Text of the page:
Kila Mubarak set to revive royal splendour

Forgotten by the state and its people after the last of its inmates had left, the Kila was virtually dug up in the mid-1990s by an ambitious team which wanted to restore the glory of this heritage site. The team cleared a massive amount of rubble and partitions which had been constructed by various government departments in the complex. It was during this time that the last of the government offices were shifted out of the complex.

The state government has decided to give the entire restoration work to INTACH. Its Vice-Chairman S K Misra said the painted chambers in Kila Androon, which is the nucleus of the fort as well as its oldest part, will be restored on a priority basis. Kila Androon was also the residential palace in the fort. Meanwhile a two-day workshop held in the Kila as part of the Patiala Heritage Festival has divided the entire complex into three zones. Gurmeet S Rai, head of an NGO, CRCI, said the work under zone one would concentrate on reinforcing the central axis between the gates of Kila Androon and the sacred jyot. In the second zone "reuse opportunities" would be explored, and restoration work of the outer wall would be taken up. The third zone will stress on recovering and restoring open spaces, and improving access to the Kila.

The mahal of Florence, the European rani of Maharaja Rajendra Singh, in Kila Androon
Even though the Punjab Government has a complete conservation wing consisting of conservators, architecture engineers and a chemical laboratory with trained staff, the painted chambers in the Kila have been allowed to go to seed. The government sought the services of a UNESCO-recognised laboratory in Lucknow. Technicians from the laboratory could restore only three-fourths of the masnad (throne room). They have not returned since the last four years but the glow which they brought back to the portrait of Maharaja Karam Singh in the chamber as well as the gleam of gold and vivid vegetable dyes in panels depicting the life of Guru Nanak as well as Lord Krishna leave the viewer awestruck.

A large portion of the remaining three chambers seem to be beyond repair. This chamber has two antechambers alongside the main room as well as a private courtyard. Both antechambers, knows as sheesh mahals because they are adorned by cut glass, are in a deplorable condition. The painted panels in the courtyard are literally falling apart.

The Kila stands secure even now mainly due to the depletion of ground water. This has reduced moisture and protected the walls of the palace from damage. However, the dryness has led to corrosion of the wooden supports of the roof. t of them have been infested with termite. Strengthening of the roof would also be a priority with INTACH. In the recent past, the dhuni (smouldering fire)which is placed in a special enclosure on the top floor of Kila Androon was in the danger of dying out. This fire, which was brought from Varanasi and is burning for nearly 225 years, occupies a special place in the hearts of Patialvis, for it is believed that the city will remain safe as long as the fire will burn. Though the roof of the room housing the dhuni has been strengthened, restoration work has to be done to strengthen the adjoining rooms too.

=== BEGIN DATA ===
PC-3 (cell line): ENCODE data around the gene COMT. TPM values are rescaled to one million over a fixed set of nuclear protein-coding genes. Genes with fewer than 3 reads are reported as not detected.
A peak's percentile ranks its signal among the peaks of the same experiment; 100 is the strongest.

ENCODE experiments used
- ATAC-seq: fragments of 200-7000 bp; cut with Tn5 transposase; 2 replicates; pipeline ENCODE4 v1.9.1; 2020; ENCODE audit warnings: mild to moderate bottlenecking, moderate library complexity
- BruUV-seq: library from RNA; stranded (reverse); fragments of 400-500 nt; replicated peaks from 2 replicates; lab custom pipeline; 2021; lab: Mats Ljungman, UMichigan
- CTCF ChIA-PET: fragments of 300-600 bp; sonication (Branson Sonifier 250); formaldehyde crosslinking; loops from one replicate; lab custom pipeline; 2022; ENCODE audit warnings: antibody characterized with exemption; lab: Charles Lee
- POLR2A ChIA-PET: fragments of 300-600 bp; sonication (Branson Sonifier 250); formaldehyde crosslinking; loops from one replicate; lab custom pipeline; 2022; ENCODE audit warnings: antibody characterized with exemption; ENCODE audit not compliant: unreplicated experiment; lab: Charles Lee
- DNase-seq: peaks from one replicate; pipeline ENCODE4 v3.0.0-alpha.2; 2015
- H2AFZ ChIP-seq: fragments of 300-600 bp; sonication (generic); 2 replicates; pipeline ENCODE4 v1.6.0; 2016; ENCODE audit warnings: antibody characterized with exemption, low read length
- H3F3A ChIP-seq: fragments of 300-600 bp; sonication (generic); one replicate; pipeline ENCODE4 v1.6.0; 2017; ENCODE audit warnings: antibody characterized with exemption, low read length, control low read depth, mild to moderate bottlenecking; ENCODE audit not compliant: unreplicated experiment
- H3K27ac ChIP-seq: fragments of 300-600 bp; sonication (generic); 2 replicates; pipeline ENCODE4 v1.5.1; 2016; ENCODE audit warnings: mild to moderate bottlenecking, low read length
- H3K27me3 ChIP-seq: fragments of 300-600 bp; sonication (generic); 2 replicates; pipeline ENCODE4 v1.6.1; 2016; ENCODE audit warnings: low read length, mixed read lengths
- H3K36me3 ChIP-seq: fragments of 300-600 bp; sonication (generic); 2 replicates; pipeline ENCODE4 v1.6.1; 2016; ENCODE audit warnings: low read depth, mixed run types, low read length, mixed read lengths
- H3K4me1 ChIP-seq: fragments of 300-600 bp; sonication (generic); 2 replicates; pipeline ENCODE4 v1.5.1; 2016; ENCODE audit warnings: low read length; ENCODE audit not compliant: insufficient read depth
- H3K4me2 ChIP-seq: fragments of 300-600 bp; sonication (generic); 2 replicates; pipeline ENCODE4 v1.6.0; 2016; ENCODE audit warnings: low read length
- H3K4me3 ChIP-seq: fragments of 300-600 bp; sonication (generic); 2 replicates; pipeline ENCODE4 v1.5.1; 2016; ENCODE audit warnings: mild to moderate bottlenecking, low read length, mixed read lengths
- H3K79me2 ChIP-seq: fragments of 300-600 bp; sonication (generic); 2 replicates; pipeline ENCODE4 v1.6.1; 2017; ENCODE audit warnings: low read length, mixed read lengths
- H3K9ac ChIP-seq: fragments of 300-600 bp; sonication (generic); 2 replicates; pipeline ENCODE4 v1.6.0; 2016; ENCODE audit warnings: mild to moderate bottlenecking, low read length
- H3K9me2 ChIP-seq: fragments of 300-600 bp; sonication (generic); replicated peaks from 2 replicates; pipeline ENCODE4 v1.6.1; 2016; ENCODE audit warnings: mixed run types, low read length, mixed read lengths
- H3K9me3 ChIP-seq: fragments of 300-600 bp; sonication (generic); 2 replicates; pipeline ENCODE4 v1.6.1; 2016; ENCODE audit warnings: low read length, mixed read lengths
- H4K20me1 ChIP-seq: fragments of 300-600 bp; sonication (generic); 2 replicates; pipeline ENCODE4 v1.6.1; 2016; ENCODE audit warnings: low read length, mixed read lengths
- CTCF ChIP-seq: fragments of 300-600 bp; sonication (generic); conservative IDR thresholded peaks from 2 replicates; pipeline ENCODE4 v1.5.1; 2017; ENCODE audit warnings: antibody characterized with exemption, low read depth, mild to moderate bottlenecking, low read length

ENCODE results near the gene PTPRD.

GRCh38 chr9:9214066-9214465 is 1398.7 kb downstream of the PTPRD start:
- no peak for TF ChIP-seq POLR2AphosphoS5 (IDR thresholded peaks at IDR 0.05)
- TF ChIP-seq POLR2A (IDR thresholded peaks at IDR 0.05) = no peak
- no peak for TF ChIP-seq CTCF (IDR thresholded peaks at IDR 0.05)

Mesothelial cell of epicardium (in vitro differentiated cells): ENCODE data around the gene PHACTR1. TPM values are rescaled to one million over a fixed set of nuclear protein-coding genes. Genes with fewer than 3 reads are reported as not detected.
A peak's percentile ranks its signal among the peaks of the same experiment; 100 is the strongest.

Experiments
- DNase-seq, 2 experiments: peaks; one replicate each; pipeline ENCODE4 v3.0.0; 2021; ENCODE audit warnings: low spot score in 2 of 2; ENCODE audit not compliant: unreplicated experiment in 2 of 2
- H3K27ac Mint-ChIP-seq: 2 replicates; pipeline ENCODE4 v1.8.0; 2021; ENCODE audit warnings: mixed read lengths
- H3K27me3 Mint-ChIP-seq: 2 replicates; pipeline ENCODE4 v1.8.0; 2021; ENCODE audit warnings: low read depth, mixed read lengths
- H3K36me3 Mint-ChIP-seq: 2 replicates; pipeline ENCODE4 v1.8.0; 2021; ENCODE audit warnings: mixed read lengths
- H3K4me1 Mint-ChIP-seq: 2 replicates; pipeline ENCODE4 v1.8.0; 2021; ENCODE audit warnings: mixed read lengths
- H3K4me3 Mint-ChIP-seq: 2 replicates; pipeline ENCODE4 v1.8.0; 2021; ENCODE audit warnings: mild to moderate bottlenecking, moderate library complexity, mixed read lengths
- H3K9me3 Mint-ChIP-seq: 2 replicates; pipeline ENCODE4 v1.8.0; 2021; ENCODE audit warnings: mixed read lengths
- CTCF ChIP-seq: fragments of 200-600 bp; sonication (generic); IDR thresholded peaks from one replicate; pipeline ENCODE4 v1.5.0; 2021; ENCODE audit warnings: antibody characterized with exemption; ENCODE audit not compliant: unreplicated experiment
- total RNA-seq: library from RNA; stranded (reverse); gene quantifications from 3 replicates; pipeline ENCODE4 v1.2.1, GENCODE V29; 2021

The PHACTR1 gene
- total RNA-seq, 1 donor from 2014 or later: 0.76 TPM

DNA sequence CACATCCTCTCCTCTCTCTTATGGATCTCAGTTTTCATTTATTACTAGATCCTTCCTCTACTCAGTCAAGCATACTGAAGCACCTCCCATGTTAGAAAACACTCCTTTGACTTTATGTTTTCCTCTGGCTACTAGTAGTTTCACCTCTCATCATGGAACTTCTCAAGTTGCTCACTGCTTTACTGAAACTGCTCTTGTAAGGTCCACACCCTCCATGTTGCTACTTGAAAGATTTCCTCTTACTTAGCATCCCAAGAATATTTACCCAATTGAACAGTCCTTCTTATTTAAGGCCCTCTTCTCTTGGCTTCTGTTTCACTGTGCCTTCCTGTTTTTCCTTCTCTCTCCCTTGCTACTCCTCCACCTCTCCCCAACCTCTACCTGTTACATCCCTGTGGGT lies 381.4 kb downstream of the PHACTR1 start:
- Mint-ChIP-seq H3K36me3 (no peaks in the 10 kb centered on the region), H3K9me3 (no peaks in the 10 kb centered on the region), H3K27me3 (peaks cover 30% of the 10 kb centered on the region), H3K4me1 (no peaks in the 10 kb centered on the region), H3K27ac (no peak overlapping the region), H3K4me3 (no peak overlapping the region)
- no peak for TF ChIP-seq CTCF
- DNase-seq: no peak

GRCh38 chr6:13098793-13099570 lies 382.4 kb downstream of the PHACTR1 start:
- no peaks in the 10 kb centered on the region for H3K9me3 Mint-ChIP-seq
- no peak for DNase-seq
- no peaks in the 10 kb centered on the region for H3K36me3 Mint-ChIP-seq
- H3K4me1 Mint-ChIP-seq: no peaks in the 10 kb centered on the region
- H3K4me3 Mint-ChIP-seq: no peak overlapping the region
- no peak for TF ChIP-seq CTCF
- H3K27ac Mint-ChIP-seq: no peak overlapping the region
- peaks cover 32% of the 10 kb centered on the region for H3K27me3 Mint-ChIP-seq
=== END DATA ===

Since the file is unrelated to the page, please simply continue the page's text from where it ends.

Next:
The only Victorian building on the first floor of Kila Androon requires attention too. This mahal was built for Florence, the European rani of Maharaja Rajendra Singh. This palace was the only building in Kila Androon which had running water facility, bathrooms and a false ceiling. The rooms of the building are still intact though the roof of its verandah has fallen.

The other buildings of Kila Mubarak are in a condition worse than that of Kila Androon. Sard Khana, which is behind Kila Androon, is a fine example of building material and architecture suited for the Indian climate. In the main hall of Sard Khana, only a beautiful marble fireplace remains. Another building close to Sard Khana is Jalau Khana, which was a museum during princely times. It now showcases photographs of the work done during the earlier restoration exercise. This building too needs repairs. The roof of Durbar Hall with its glittering chandeliers also needs to be strengthened. The chandeliers, which were put up a few years ago, weigh several tonnes. Attempts are being made to make Kila Mubarak a living monument. Currently, visitors are allowed only into Durbar Hall, which has been converted into a museum. The Patiala Heritage Society has plans to make the Kila a hub of art and cultural activities by holding regular programmes and throwing parts of it open to artisans. 

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